I love my church. I want it to be strong, healthy and growing.
That’s why I read church ministry blogs and books, go to conferences and seminars, listen to podcasts… whatever I can get my hands on. I’m always looking for the best advice I can find.
But I’m not going to read any more ‘10 Reasons Your Church Isn’t Growing’ lists. At least for a while.
Why? Take a look at some reasons for lack of church growth that I’ve read recently:
- There’s no priority to reach the unchurched
- Disobedience to the scriptures
- Honoring the building more than people
- Selfish attitudes
- No vision for the future
- There’s an attitude of “We like our church just the way it is…which is without you!”
Oh my. The truth is, a church with those attitudes will not grow. And it shouldn’t grow. Because it’s not healthy.
So why have I stopped reading those posts? Because they’re based on a false premise. They presume that if a church isn’t growing numerically, it must be filled with self-serving, petty attitudes.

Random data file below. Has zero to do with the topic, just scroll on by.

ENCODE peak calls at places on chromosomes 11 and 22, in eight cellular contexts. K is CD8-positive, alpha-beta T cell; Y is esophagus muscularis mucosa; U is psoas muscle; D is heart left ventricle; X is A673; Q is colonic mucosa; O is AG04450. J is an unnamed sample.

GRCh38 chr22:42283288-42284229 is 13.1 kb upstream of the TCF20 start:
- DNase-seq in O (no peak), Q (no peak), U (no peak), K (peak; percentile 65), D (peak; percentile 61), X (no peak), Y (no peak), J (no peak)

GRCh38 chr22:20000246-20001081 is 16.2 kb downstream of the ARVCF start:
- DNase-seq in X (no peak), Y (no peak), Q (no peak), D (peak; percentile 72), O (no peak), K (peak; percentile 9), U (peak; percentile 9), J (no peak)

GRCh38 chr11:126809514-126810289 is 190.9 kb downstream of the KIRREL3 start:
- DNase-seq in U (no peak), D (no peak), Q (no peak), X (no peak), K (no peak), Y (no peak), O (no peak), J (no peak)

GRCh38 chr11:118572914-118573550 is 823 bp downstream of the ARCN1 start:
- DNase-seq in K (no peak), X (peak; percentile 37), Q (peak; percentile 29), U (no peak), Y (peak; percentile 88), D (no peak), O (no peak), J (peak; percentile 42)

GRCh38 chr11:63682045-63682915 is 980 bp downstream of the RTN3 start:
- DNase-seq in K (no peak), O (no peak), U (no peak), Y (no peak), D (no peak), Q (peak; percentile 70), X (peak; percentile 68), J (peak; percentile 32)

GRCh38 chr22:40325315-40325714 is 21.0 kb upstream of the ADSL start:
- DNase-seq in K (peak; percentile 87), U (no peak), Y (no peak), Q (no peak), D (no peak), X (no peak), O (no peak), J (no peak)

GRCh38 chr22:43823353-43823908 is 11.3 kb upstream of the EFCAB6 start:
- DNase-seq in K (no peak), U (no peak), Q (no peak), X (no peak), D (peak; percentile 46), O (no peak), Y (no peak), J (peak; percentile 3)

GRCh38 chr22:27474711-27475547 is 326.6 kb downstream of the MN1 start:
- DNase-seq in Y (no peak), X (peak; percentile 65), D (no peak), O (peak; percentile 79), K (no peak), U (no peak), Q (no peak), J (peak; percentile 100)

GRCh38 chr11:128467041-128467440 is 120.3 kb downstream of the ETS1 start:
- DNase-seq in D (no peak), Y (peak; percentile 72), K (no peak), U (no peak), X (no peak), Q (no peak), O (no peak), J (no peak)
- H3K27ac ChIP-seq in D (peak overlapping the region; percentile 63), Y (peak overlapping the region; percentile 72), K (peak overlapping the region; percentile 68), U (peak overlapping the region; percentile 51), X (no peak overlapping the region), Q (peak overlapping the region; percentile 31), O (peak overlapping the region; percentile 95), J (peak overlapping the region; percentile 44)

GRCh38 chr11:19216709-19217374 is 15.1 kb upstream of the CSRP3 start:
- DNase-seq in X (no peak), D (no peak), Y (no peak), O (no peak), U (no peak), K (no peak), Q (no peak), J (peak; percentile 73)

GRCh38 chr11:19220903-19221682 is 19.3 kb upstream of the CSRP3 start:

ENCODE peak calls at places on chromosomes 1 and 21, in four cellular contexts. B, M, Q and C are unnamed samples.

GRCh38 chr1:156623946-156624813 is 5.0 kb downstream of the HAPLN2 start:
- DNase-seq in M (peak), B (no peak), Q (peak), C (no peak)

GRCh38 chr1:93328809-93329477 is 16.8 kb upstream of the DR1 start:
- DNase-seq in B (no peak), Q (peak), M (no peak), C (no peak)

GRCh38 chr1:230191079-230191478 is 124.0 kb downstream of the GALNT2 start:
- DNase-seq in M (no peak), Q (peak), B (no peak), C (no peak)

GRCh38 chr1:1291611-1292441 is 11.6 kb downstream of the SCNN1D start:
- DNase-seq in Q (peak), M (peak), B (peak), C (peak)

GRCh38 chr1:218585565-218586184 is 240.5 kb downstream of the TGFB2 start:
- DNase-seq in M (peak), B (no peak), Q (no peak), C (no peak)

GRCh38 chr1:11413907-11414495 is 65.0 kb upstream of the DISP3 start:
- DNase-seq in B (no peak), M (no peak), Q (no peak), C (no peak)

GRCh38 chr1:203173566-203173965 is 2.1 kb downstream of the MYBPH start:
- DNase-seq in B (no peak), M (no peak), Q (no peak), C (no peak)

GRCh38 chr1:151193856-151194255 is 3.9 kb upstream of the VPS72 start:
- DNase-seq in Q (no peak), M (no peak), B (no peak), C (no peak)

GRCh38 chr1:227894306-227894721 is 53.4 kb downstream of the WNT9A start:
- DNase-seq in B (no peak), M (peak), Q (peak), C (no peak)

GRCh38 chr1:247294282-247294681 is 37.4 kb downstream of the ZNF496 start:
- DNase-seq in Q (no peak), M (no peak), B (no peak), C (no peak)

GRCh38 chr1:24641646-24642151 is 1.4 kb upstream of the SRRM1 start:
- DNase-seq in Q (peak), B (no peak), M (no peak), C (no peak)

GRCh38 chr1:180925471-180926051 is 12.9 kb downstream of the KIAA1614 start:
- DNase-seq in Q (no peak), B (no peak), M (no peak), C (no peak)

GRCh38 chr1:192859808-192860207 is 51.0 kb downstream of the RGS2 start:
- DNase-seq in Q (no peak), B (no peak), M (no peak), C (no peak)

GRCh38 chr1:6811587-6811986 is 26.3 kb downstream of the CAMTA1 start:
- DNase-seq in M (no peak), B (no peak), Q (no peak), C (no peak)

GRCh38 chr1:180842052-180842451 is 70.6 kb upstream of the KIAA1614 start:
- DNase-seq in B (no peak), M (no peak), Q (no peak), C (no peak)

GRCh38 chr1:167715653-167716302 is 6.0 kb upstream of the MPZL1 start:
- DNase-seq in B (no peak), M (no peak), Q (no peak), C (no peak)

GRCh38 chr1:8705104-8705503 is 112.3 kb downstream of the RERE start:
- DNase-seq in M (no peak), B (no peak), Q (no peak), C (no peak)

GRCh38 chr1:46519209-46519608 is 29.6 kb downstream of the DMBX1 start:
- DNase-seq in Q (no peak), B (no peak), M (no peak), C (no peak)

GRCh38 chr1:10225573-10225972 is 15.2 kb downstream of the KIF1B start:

That presumption isn’t just incorrect for most churches and their pastors, but hurtful. And it damages the very people they’re trying to help.
A Plea from Your Target Audience
If you’re writing blog posts like this, I’m your target audience. I pastor a good church that has never experienced the numerical growth I’ve always been told is inevitable if I follow the lists.
Plus, because of my blogging and my book, The Grasshopper Myth, I talk to a lot of pastors who are also in your target audience. Like me, they want their churches to grow. And they’re looking for help.
But when an already-discouraged pastor reads a list telling them their church isn’t growing because they’re visionless, self-serving and petty, it doesn’t lift them up, it beats them down. Guilt doesn’t motivate, it discourages.
Besides, those petty attitudes aren’t true for us. Pastors who don’t care, don’t read church leadership blogs.
You know who is reading your blog? Good pastors. Hard-working pastors. Caring pastors. Discouraged pastors. Write with those pastors in mind.
Go Positive, Not Negative
To be fair, not every ‘Why Your Church Isn’t Growing’ list makes those assumptions. Many of them point out strategic issues, training ideas and teamwork principles that we may have missed and need to know.